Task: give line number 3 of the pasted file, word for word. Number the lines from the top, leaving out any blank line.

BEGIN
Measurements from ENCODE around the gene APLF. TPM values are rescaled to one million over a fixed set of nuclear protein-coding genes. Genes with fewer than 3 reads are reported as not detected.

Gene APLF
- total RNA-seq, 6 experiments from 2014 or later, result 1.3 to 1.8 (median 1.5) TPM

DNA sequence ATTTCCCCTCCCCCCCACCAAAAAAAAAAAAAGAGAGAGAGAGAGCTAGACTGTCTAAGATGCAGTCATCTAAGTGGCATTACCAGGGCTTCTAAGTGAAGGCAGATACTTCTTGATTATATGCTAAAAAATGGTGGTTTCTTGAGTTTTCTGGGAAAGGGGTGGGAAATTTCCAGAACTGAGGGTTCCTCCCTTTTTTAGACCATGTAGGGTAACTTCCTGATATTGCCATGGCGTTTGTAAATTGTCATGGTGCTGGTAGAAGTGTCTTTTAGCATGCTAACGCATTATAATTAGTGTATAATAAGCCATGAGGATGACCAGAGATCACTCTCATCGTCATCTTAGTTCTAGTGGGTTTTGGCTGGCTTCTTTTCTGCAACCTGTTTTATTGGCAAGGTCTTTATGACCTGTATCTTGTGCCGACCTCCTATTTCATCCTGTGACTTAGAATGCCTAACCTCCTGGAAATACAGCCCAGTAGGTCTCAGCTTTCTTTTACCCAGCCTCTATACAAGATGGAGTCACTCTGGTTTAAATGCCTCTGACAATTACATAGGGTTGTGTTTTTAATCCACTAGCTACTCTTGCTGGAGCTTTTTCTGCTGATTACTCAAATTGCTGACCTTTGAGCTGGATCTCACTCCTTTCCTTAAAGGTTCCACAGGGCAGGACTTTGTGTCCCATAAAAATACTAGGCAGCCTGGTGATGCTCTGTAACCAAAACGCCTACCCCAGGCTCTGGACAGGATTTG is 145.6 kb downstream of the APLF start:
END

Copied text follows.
- total RNA-seq, 6 experiments from 2014 or later, result 1.3 to 1.8 (median 1.5) TPM